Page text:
Obviously, there are many conversations in the book where we talk about grief, and one thing that we all did was talk a lot. Can you talk about what this was like -- was it helpful to have children to talk to during this process? Was it frustrating too?

Only helpful. I think we found talking about all of this at first very difficult -- that's the wrong word -- very sad, I guess would be better. And it was. But if you look back over the past several years, you'll see that the dialogue underwent a slow metamorphosis -- from a conversation about death and sorrow to one about life. During experiences that we've had together recently, when someone has said "I wish Mom were here" or "I wish Mom could see this" those statements have no longer sounded fraught with sorrow but more of an acknowledgement of what she is missing simply because she is not here.

Do you think this experience has changed you in significant ways?

Yes, definitely. I try much harder to be more patient and more accepting of the wrinkles in the way things are. Your mom was amazingly patient, even though she did not suffer fools gladly one bit. But she did not like my impatience, at least the ways in which it could manifest itself -- when I begin to feel that way now (impatient) I really think about her and take a step back.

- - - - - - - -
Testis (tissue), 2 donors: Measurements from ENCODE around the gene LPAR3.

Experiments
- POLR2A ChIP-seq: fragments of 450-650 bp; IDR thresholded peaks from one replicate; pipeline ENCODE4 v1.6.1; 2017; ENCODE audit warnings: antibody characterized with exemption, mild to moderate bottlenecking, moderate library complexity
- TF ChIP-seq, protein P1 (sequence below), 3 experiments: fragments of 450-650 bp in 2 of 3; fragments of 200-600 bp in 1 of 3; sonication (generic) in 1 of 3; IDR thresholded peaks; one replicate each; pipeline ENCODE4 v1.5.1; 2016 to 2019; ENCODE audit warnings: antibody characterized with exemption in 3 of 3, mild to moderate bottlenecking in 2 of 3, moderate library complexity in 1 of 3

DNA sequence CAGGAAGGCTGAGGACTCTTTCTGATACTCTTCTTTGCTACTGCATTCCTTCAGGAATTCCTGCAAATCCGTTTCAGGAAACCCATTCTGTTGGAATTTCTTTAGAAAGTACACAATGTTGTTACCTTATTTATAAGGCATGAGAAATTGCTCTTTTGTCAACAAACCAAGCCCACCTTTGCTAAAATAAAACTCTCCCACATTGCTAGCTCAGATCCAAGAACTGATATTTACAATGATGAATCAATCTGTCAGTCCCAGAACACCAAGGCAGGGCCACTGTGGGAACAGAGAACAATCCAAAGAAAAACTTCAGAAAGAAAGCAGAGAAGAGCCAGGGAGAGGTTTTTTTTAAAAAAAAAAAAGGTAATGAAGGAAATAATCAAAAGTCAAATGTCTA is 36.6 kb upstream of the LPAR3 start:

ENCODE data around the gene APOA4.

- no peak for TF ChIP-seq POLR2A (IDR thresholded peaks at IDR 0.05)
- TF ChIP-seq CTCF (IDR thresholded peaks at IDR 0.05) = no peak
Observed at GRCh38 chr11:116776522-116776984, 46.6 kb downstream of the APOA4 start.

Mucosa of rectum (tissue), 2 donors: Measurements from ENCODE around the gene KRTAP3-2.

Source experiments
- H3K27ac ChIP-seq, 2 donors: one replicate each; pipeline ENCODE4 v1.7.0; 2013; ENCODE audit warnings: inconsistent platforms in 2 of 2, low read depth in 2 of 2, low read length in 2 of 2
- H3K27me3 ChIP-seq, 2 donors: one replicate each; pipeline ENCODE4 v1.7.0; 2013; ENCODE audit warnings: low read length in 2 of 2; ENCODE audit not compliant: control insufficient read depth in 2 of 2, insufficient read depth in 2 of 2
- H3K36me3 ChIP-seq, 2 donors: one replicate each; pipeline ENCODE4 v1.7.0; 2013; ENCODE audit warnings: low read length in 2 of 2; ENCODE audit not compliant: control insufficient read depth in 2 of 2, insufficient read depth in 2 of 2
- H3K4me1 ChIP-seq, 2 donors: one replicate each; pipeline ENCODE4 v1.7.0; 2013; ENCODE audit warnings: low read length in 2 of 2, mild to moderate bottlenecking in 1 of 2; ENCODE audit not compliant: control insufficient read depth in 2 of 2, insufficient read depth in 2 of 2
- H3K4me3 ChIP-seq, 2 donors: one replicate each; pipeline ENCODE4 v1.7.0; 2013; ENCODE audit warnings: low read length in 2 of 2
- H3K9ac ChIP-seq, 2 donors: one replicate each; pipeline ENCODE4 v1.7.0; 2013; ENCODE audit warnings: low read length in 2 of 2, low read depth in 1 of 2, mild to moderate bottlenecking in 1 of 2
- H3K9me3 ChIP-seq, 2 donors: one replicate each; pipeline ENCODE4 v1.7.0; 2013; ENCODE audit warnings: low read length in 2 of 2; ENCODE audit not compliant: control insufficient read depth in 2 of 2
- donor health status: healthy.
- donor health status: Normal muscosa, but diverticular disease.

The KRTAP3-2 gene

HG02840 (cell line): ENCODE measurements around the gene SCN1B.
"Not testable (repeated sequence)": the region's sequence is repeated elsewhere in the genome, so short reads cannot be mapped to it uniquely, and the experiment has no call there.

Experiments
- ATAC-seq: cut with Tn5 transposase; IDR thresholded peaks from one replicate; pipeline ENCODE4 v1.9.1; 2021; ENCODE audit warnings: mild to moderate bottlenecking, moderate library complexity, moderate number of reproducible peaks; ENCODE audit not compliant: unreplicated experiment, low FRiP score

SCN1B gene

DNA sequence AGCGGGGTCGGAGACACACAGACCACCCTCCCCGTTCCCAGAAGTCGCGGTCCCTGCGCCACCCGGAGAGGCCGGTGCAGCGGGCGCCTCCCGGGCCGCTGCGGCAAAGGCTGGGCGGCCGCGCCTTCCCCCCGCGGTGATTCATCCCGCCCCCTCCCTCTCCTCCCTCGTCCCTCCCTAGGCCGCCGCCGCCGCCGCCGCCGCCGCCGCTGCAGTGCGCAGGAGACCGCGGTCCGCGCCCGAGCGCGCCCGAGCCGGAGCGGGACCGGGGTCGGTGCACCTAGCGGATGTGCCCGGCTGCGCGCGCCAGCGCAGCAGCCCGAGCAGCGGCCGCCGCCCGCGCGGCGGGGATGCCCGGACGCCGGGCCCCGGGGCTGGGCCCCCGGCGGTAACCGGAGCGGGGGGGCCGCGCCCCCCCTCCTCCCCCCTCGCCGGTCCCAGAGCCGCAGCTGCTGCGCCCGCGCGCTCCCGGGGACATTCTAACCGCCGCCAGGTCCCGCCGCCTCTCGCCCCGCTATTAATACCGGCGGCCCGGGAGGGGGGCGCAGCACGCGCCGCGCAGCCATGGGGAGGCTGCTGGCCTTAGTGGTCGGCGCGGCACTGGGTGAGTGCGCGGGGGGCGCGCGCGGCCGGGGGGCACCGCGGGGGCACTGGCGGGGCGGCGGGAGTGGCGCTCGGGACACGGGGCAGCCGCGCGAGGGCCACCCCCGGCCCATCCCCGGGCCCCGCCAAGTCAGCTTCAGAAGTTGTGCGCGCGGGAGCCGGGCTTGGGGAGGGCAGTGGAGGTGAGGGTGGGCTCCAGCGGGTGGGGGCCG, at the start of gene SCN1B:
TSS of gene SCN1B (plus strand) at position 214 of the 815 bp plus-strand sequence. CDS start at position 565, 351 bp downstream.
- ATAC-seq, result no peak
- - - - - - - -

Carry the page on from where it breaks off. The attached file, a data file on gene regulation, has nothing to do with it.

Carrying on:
I have also tried to hear her voice when I am speaking with you or your brothers. I think that I listen better now (I hope) or at least, as my grandmother used to say, I listen more with my ears and less with my mouth. Like I said above, I am acutely aware of the void that her death created in your lives as well as in mine and am trying to do what I can to help fill some of that void.

Like me, you're someone who reads a lot to understand the world. Did you read anything that helped create a greater sense of understanding, a thread of meaning or structure, a way of beginning to understand this murky experience?

I keep a careful list of everything I read over the course of a year. Looking those lists over, I didn't see any truly significant change in my reading choices or habits. I certainly did not go looking for specific things to read -- I think I knew that I would just encounter ideas and insights that might prove helpful. What I have noticed since her death is that certain sentences or paragraphs in a book will leap out at me -- like the short passage I sent to you about seeing time as a layered pool and not as a river, one that you put in your book. The reading experience for me has certainly increased in intensity -- I am just thankful that I have the habit of reading. I can't imagine going through what I/we have gone through having only the electronic media to fall back on. I can't imagine.